WILLIEBOB: The need for inspiration itself! Some combination of American pride and a love of Big Idea type projects.
Did you find that it got easier or harder as you wrote songs inspired by states? Meaning, did you figure out how to crack that creative nut, or did it become harder to come up with unique takes on states?
COACH: The challenge of writing lyrics for state songs remains consistent, and only a little different than the other educational tunes we've written. Writing lyrics that contain facts but don't feel like work to read is my goal as a lyricist, and that goal is uniform throughout my writing process for Rocknoceros. Whether writing about a color or hygiene or a state, I try and make the words fun, funny, and informative. And sometimes deep.
BOOGIE: I LOVE writing songs. I think I could probably write an album’s worth of songs about light bulbs.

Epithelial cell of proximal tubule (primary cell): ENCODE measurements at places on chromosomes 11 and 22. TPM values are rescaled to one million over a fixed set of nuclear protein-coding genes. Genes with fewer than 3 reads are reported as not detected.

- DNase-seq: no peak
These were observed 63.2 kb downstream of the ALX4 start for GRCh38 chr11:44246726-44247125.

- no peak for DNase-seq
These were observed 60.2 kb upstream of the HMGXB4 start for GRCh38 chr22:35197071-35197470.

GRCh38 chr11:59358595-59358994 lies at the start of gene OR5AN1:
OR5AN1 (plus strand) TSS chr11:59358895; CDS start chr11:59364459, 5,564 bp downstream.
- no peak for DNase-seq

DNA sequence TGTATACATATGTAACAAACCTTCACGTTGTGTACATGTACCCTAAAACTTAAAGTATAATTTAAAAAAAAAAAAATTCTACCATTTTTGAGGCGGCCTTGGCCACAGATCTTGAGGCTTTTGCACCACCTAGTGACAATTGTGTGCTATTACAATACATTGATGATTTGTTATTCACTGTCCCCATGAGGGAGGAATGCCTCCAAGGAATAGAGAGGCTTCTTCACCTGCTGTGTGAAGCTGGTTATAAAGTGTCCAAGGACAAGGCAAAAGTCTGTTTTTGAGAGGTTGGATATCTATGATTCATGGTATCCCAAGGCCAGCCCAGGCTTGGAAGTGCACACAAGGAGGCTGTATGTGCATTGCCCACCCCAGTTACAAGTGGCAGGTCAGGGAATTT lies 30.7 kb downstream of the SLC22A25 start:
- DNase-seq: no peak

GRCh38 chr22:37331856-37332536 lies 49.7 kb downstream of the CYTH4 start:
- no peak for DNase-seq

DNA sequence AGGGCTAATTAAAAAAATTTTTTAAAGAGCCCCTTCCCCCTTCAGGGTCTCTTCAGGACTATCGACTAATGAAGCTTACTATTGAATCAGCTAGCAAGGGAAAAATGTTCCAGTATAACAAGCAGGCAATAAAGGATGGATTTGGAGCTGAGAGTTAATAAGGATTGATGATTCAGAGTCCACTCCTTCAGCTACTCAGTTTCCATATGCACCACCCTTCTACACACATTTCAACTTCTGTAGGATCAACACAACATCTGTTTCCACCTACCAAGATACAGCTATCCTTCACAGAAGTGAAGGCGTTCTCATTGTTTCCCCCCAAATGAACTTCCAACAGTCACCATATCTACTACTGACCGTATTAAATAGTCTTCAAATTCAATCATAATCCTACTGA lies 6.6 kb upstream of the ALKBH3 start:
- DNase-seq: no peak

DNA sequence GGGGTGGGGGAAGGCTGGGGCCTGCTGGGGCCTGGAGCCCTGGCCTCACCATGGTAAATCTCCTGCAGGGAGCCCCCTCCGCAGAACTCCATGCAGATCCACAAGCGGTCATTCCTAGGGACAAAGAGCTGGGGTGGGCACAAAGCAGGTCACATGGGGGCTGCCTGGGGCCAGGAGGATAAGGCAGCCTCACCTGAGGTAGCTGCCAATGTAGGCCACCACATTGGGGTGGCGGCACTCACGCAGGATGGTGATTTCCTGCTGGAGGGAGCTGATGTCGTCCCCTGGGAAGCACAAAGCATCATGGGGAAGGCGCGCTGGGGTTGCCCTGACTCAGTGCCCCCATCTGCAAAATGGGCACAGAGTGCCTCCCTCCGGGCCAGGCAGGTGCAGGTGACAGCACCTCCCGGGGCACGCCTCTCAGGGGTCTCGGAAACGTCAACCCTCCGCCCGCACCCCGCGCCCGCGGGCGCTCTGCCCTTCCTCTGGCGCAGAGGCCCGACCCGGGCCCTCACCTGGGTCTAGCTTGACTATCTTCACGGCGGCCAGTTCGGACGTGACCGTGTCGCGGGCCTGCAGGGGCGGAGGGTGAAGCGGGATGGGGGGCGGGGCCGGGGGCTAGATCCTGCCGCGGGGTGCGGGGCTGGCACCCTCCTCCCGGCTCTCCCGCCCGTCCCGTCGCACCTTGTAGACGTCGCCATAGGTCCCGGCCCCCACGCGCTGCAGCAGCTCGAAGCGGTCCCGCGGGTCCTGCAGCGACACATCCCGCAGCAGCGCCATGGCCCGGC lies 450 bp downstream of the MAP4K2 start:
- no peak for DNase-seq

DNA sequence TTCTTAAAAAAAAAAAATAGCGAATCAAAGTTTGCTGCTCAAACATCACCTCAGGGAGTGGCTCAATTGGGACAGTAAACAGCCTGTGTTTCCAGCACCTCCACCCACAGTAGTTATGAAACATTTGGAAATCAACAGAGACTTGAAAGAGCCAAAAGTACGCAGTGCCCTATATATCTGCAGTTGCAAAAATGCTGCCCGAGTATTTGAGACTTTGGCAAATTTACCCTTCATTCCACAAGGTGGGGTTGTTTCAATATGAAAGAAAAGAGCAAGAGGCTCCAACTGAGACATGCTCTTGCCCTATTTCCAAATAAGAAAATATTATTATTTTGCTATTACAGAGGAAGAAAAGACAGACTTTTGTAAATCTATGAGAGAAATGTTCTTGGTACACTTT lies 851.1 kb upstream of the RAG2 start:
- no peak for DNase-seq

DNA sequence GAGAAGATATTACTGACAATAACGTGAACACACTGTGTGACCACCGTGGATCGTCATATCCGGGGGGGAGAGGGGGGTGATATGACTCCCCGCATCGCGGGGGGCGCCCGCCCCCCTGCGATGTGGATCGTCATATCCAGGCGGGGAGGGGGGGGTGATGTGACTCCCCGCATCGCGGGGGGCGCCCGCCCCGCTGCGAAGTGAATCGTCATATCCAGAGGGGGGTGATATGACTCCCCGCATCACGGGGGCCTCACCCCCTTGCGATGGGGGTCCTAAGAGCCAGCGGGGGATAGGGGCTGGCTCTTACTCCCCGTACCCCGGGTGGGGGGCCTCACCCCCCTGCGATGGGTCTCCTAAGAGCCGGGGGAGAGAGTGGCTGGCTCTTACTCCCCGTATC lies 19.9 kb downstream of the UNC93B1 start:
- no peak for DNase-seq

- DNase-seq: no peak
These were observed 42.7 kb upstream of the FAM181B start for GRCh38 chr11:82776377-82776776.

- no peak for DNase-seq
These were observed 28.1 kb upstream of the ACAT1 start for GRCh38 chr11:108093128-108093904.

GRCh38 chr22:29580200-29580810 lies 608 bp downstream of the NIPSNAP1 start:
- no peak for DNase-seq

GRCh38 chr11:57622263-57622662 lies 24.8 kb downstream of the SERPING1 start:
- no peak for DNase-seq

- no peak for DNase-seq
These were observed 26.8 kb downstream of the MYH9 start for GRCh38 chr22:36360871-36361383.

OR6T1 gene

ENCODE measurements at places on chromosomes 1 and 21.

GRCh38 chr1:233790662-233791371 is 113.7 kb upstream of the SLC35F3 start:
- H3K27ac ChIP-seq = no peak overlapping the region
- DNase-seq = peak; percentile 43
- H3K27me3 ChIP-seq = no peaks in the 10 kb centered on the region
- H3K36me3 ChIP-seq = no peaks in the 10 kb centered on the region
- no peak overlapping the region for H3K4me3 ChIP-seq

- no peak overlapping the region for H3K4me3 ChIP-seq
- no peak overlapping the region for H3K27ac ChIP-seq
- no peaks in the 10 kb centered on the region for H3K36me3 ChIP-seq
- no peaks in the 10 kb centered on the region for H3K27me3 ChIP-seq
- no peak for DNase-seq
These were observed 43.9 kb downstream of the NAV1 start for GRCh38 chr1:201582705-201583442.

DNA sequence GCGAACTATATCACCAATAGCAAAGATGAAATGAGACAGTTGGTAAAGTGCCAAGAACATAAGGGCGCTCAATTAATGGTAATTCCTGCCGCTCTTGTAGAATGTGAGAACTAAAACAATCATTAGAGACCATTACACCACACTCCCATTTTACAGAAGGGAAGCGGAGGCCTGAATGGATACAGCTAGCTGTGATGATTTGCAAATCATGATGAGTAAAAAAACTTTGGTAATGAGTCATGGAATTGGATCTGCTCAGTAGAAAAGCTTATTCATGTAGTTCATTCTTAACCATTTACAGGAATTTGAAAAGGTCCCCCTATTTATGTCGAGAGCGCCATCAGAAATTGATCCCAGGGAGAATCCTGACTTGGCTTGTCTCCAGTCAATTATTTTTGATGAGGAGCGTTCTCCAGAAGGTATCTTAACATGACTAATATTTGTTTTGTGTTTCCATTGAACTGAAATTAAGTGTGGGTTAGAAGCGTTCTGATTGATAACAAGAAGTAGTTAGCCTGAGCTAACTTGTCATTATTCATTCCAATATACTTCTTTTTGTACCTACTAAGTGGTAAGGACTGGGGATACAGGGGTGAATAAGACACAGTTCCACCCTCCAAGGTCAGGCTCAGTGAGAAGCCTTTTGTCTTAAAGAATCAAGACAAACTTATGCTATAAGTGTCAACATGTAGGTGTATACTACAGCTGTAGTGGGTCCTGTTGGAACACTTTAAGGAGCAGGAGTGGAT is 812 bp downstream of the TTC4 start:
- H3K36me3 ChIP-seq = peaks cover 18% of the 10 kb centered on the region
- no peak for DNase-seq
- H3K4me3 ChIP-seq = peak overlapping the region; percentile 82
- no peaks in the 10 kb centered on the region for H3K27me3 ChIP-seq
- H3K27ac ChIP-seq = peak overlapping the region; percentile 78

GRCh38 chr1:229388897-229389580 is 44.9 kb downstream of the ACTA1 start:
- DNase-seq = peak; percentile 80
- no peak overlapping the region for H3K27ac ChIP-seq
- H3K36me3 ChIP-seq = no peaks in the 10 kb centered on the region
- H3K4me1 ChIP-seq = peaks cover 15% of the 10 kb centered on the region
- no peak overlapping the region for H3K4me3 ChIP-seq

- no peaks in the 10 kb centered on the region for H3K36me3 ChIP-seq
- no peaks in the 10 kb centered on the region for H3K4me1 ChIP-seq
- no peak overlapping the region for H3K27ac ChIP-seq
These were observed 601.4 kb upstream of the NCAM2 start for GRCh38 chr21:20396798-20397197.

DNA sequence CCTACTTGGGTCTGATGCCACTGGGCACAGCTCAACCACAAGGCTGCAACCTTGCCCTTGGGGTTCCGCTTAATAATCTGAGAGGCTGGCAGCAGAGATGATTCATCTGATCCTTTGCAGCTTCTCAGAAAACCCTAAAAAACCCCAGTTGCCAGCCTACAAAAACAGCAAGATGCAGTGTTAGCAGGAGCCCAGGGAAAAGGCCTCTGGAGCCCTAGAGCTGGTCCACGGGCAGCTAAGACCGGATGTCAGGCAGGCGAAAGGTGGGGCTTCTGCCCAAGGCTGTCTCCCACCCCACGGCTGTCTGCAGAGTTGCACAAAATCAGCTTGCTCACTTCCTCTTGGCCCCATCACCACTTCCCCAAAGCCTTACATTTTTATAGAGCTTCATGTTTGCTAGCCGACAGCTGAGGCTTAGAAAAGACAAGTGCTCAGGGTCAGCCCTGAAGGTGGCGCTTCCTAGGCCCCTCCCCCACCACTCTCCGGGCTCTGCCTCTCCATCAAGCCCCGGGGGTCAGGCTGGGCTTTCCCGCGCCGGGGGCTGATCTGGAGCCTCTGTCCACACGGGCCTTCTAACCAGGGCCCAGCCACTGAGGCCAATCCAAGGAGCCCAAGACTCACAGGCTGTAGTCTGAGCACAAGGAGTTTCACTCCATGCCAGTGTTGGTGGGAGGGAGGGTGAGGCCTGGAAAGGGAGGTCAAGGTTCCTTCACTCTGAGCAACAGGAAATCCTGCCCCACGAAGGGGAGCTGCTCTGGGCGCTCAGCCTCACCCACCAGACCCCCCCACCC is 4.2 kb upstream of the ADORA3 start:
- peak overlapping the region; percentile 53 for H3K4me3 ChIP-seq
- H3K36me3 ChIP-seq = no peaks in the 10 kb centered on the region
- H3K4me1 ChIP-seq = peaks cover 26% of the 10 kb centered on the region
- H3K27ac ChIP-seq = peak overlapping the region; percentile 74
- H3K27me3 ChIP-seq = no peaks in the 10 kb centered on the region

WILLIEBOB: It gets harder for me personally, but that is a good thing. We all try to avoid repetition with our lyrical and musical choices as the project moves along. What started as sort of "encyclopedic" songwriting that crams a state-load of facts into a short lyric has become a lot more fluid. "I've Got Friends In New Jersey" isn't about the state in a factual way, but still represents (to me anyway) an attempt to capture something very Jersey-like about the young person in the lyric.
Sufjan Stevens said he wanted to make albums for all fifty states and famously never got past two albums. What makes you think you can succeed where he failed? ;-)
COACH: Sufjan actually admitted after he made Illinois and Greetings from Michigan that he had no intention of writing an album for each state. Rather, it was a gimmick to generate press. I was kinda stunned at that admission because his persona seems contrary to such a ploy, but we all gotta make a living, right? While making an entire album for each state is a monumental task, writing a SONG for each state seems pretty reasonable.